We cannot go there now, my dear, we cannot go there now.

In the village churchyard there grows an old yew,
Every spring it blossoms anew:
Old passports can’t do that, my dear, old passports can’t do that.

The consul banged the table and said,
“If you’ve got no passport you’re officially dead”:
But we are still alive, my dear, but we are still alive.

Went to a committee; they offered me a chair;
Asked me politely to return next year:
But where shall we go to-day, my dear, but where shall we go to-day?

Came to a public meeting; the speaker got up and said;
“If we let them in, they will steal our daily bread”:
He was talking of you and me, my dear, he was talking of you and me.

Thought I heard the thunder rumbling in the sky;
It was Hitler over Europe, saying, “They must die”:
O we were in his mind, my dear, O we were in his mind.

Saw a poodle in a jacket fastened with a pin,
Saw a door opened and a cat let in:
But they weren’t German Jews, my dear, but they weren’t German Jews.

Went down the harbour and stood upon the quay,
Saw the fish swimming as if they were free:
Only ten feet away, my dear, only ten feet away.

Walked through a wood, saw the birds in the trees;
They had no politicians and sang at their ease:
They weren’t the human race, my dear, they weren’t the human race.

Dreamed I saw a building with a thousand floors,
A thousand windows and a thousand doors:
Not one of them was ours, my dear, not one of them was ours.

Stood on a great plain in the falling snow;
Ten thousand soldiers marched to and fro:
Looking for you and me, my dear, looking for you and me. 


Refugee Blues – Trailer from Tristan Daws on Vimeo.

Guerrilla Art for Curious People

It took 18 years of rural living for Guerrilla Art for Curious People to surface.

The idea popped into my brain because I love nothing more than discovering public art in unexpected places. Every time I’m surprised by an installation – turning a corner or driving through a neighborhood – my body vibrates, my head alights and I am consumed by happiness. To quote Mr. Whitman, I Sing the Body Electric. Continue reading Guerrilla Art for Curious People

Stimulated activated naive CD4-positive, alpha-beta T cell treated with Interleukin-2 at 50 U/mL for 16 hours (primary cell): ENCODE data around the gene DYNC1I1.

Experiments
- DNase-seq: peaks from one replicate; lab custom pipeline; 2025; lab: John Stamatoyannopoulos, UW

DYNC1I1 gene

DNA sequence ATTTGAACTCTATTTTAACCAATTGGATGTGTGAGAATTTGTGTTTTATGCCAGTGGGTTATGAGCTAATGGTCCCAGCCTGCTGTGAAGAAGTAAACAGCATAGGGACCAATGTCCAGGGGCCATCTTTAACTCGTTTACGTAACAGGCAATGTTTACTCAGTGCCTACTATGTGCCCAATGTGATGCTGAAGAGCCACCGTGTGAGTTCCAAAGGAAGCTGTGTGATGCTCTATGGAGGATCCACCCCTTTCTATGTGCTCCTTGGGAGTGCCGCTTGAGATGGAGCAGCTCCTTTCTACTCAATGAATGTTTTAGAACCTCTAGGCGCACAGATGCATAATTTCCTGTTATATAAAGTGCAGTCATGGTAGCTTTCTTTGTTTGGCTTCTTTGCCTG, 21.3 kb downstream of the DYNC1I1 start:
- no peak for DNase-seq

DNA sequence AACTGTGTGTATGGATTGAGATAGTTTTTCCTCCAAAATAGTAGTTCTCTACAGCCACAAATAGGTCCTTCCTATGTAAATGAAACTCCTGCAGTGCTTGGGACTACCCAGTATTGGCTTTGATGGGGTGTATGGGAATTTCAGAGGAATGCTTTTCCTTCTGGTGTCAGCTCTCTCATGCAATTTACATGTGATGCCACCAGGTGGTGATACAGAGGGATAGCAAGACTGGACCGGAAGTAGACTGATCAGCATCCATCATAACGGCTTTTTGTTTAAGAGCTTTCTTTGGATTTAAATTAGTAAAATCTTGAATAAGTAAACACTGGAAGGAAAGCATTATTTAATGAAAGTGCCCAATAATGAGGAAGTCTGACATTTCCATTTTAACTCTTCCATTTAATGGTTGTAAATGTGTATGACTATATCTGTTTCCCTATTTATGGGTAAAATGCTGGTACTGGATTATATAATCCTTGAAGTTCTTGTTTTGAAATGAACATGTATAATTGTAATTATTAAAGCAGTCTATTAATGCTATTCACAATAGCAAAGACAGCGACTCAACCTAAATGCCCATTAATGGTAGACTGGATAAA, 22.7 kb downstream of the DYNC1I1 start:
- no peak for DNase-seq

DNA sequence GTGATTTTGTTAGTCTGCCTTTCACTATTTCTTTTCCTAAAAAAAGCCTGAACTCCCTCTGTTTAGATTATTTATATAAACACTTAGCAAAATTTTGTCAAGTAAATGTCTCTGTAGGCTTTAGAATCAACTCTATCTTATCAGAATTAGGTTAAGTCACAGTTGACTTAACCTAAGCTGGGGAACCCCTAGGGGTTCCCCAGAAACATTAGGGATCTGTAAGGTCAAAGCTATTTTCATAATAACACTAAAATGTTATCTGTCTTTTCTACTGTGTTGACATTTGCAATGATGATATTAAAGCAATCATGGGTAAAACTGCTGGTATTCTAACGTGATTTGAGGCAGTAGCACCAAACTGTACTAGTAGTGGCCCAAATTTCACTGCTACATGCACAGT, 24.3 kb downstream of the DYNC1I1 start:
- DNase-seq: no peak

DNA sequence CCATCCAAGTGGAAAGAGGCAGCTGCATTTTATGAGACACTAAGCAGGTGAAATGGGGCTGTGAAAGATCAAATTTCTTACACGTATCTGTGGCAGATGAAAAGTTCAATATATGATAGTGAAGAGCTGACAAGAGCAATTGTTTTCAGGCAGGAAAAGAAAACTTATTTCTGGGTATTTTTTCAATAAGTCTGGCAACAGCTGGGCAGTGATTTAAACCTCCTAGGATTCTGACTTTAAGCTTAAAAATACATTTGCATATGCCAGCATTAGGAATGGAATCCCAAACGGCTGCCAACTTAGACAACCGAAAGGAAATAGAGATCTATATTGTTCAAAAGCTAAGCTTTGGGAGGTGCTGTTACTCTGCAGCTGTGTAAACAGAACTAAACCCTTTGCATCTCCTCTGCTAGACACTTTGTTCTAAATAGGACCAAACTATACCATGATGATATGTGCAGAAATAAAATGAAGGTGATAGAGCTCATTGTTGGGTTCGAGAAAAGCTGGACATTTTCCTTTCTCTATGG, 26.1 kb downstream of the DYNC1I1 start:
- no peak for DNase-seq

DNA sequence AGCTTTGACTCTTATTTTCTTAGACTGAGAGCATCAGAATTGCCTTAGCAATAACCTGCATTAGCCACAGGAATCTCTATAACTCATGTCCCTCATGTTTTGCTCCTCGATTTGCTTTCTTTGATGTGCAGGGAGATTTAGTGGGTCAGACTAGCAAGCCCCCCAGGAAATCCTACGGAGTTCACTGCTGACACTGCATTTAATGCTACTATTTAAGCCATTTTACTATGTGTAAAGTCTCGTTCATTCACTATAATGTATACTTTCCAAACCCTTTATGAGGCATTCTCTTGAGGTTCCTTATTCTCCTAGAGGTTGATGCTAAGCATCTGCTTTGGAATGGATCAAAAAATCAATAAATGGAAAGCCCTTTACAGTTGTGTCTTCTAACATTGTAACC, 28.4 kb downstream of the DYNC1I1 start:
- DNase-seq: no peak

Love Your Children Well

For the past few years, I’ve been struck by intermittent doubts about whether we’re raising our children “right.” Our house is filled with a gaggle of teenagers. As our eldest nears university, his upbringing is a done deal, the question a moot point. As for the others, it is said that parents have a diminishing influence over their children around the age of 12, when peers take the upper hand.  Continue reading Love Your Children Well

Skating the Rideau Canal in Burritt’s Rapids

I love living in a place with distinct seasons. What I particularly love is that just when I start to really, really enjoy something – swimming in the river, gardening, snowshoeing, falling leaves – it’s gone. Skating on the Rideau Canal in Burritt’s Rapids is like that. And its fleeting and unpredictable nature makes me appreciate it that much more.

Skating the Rideau Canal in Burritt's Rapids
A panoramic of Burritt’s Rapids and its natural skating rink on the Rideau Canal

Continue reading Skating the Rideau Canal in Burritt’s Rapids

What I See When I See Smiths Falls

This is the first in a series of visual love letters to Smiths Falls, one of my favourite towns.

I’m from Vancouver, and while there are great things about the westcoast, I have called rural Ottawa home for the past 20 years.

The single best thing I love about living in the east is the riches of small towns and villages, roads that lead everywhere, chalk-full of opportunities to stop, talk to people, poke around and discover. Smiths Falls, just 20 minutes from where we live, has been my second home since the birth of our first child, when my in-laws sold up in Sudbury and moved to be close to us. Continue reading What I See When I See Smiths Falls

New York and the MTA Underground Art Museum

I love riding New York’s subway system – just not as much as I love walking the city. 

Riding necessitates paying attention to lines and stops and tracks – my mind can’t wander for fear of ending up in who-knows-where – but walking favours mental and corporeal freedom, especially when time holds no sway.

However, my penchant for perambulation has its downside: walking New York means I’ve all but missed the MTA Underground Art Museum, an Ali Baba-on-steroids-sized treasure trove.  Continue reading New York and the MTA Underground Art Museum

Exploring the intersection of people, their homes, and communities